Every spark plug has a proper torque it should be tightened to. A loose spark plug or a spark plug with a cracked insulator may ground itself at high engine speeds, creating a ticking noise.
Fixing this is a simple matter of tightening or swapping out the plug. If you need to replace it, ensure the gap setting is per manufacturer specifications.
You can check the valve train by removing the rocker cover. A valvetrain comprises loads of little moving parts, all of which can make ticking noises under acceleration.
Valves with an improper gap setting will click and tick like an old pocket watch. Rather than live with that — and risk permanent damage to your engine — you can use a gap tool to re-adjust the valves. Here’s a video that really makes it look easy:
Pushrods transfer energy (motion) from the camshaft to the valves. To do this, they move up and down with the rotation of the camshaft.
A bent pushrod creates a hollow knock that is easy to hear even when you aren’t accelerating. This is not one of those problems you should ignore because it won’t go away.
It’ll only worsen until the rod breaks away from the engine and ultimately destroys the valves. A thrown rod basically means it’s time for a new engine.
Mechanics replace individual pushrods for about $100 apiece.
Other, Less Scary Causes
Not every odd noise from an engine means the end of the world. Your ticking noise while accelerating can also be caused by a loose engine fan or a worn engine belt. These things are a little easier to replace than a pushrod.
A leaking radiator hose will also cause acceleration noise in the form of a hard, hollow knock. If the hose is completely blown, you have mere seconds to get off the road before the engine fails completely. In any case, get that hose replaced.
3. Loud Clicking Noise When Driving Slow
If you hear a loud clicking noise only while driving slowly, chances are the noise is always there, but the sound of a high-revving engine drowns it out (see the above solutions).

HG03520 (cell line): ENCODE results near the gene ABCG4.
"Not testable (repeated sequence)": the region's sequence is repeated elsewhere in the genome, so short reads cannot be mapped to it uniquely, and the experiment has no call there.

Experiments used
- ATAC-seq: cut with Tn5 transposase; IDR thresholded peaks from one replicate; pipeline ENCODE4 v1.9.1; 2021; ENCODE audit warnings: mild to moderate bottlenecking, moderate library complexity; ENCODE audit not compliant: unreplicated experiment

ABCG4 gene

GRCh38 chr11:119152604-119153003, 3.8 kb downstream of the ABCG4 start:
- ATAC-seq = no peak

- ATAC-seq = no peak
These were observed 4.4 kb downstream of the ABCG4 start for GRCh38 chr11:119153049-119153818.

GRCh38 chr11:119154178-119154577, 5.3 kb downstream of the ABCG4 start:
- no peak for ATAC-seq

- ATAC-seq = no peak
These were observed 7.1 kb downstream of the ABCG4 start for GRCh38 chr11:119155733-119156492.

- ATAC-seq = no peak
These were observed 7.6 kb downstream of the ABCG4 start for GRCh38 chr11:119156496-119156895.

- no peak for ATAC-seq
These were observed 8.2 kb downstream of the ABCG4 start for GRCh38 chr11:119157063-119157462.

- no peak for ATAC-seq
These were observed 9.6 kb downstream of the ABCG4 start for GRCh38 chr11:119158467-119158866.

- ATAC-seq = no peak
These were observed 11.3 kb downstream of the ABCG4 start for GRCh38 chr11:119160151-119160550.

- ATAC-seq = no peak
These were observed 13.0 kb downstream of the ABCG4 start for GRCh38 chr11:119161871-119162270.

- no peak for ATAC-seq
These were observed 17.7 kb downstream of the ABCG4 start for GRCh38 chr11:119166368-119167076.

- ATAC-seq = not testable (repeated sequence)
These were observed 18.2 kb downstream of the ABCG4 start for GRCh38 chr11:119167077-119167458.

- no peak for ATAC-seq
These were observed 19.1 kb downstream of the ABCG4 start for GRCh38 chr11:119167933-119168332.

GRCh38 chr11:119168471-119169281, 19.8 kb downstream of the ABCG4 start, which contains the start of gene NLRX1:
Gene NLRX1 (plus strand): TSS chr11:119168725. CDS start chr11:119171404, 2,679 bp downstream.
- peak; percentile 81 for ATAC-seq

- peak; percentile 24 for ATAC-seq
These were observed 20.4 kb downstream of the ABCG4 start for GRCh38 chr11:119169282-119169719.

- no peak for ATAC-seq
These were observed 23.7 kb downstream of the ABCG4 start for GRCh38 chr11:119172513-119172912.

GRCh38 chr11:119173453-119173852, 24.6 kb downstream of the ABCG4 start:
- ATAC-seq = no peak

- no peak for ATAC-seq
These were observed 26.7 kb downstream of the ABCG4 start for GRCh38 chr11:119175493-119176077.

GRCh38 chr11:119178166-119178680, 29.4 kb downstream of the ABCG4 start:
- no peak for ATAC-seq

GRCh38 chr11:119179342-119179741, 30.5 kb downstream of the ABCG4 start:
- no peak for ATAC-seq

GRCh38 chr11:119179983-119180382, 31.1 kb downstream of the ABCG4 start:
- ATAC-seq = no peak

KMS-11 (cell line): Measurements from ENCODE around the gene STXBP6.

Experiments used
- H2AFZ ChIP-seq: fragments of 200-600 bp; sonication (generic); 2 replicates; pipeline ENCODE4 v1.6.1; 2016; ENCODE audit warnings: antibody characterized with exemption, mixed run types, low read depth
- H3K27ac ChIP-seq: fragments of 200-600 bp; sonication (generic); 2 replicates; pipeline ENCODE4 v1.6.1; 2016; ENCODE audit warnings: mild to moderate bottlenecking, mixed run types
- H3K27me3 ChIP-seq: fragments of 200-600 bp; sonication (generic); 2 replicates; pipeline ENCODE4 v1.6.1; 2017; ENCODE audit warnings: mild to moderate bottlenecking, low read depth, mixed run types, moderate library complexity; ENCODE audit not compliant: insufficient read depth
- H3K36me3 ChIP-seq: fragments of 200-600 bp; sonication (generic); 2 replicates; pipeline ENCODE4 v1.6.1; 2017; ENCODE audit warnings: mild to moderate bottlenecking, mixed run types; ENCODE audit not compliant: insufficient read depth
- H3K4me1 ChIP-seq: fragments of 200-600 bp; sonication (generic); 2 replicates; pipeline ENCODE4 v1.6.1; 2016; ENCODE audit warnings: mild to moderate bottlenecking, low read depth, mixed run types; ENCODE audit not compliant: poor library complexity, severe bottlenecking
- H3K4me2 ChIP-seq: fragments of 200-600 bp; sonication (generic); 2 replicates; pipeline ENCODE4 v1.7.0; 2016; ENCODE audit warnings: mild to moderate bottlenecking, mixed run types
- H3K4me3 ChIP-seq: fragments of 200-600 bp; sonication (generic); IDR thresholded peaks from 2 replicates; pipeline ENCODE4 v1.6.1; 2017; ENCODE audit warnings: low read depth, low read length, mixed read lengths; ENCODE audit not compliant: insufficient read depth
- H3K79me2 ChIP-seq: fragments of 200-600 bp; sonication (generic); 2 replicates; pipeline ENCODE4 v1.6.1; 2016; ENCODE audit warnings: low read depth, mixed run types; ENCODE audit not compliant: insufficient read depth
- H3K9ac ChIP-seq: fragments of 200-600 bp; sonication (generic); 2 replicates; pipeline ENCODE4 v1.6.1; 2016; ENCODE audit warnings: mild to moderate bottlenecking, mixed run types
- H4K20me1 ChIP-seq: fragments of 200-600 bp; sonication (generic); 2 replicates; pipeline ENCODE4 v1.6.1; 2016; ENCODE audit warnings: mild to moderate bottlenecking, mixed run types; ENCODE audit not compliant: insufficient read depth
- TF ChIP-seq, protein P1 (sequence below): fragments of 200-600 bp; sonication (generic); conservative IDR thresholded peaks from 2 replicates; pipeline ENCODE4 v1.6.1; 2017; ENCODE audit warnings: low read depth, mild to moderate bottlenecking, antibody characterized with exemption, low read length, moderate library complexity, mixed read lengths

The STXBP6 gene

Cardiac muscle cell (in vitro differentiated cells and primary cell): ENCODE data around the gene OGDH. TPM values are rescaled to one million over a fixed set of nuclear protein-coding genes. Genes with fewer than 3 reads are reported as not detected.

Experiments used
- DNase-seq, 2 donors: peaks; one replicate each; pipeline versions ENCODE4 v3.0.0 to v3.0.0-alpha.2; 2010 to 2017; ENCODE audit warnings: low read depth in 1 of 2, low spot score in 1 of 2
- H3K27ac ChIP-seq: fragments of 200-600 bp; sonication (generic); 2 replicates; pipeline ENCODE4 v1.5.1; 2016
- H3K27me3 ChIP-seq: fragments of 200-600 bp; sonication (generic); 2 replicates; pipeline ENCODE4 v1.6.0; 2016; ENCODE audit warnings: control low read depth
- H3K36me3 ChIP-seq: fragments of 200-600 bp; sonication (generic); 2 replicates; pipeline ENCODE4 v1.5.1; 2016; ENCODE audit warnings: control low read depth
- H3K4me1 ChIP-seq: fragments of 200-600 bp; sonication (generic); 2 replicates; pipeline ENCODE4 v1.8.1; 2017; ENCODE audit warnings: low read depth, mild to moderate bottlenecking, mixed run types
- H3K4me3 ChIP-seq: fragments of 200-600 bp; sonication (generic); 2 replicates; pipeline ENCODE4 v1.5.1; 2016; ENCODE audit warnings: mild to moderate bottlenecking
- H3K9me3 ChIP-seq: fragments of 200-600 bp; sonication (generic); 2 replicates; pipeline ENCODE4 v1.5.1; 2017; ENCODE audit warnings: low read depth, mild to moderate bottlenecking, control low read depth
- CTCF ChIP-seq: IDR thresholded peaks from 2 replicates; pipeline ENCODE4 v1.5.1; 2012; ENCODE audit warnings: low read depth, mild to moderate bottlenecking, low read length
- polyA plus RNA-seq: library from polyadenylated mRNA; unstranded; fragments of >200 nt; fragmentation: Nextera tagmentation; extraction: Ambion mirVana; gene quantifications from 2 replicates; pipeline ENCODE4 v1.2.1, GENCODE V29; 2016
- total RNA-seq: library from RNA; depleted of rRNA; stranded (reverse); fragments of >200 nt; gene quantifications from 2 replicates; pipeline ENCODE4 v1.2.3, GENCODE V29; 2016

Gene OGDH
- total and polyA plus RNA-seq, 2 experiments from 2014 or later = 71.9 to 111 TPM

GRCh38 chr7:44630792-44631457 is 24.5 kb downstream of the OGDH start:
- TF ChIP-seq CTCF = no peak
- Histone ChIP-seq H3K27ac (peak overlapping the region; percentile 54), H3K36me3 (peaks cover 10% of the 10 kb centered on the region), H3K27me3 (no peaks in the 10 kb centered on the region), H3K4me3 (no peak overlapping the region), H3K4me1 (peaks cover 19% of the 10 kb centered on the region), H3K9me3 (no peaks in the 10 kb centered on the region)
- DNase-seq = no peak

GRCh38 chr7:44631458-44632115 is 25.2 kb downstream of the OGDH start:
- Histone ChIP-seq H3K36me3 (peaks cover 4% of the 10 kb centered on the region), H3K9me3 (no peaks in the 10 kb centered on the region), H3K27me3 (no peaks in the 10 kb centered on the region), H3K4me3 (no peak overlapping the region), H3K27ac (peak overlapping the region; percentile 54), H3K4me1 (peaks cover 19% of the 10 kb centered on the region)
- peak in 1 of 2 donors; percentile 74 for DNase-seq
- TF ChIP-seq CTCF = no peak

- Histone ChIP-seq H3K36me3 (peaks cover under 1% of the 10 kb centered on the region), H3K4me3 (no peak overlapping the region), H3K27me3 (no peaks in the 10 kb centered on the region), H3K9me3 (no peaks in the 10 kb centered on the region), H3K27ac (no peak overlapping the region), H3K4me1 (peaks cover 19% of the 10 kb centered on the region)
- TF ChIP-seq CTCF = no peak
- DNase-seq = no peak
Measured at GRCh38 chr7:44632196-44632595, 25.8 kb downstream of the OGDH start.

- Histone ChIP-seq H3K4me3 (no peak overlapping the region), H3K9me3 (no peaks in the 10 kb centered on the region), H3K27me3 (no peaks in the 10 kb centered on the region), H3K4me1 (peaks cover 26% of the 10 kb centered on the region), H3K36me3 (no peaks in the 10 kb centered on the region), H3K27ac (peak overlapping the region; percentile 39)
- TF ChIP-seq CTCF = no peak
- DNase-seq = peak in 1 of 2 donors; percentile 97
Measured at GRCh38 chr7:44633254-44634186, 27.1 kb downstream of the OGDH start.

But…there are times when the click occurs only while driving slowly or slowing down.
Loose Brake Pads or Brake Calipers
A vehicle’s brake calipers pinch on the rotors to slow the car down. Should one or more than one come loose, they will emit a clicking noise each time you press the brake pedal. The same goes for the pads, which are attached to the calipers.
Get this fixed by a mechanic at the earliest opportunity. You need to stop all the time, and if the brakes go… things are going to get dicey.
Loose Lug Nuts
Lug nuts hold the wheel onto the car. It’s rare for them to come loose, but the wheel will make funny noises if they do. Here we have a simple matter of tightening them up with a socket wrench.
4. Loud Clicking Noise When Driving Straight
Any of the issues above can also cause loud clicking noises while driving straight. Some problems that cause noises only while driving straight include:
Something Has Punctured the Tire
A clicking noise while driving can result from a foreign object stuck inside one of the tires. If you’ve run over a nail, it could be lodged in the tread and make clicking sounds as it strikes the pavement.
This one’s pretty easy to spot. Just have a peek at the tire to see if something’s stuck there. If there is, don’t yank it out before knowing you have a spare tire handy.
Some garages can patch the hole left behind, but if the object is inside the tire groove, patching will likely not work, and you’ll need to replace the whole tire.
Uneven or Improperly Inflated Tires
If the tires on your car are not the right size or are improperly inflated, the most common thing you’ll notice is poor steering and handling. This being said, the car may also emit clicking or other noises.
Make sure the tires are inflated to the proper pressure. And do make sure the tires are the right size as specified by the manufacturer.
Clicking noises can be serious or easily fixed. At no time should they be ignored. Your favorite song may be on the radio, but the car needs attention.
More often than not, the fix won’t be expensive. But if you don’t attend to it in time, you’ll have to shell out a lot more for a repair or even risk getting into an accident.
To prevent accidents or catastrophic engine failure, have that click checked by a trusted mechanic.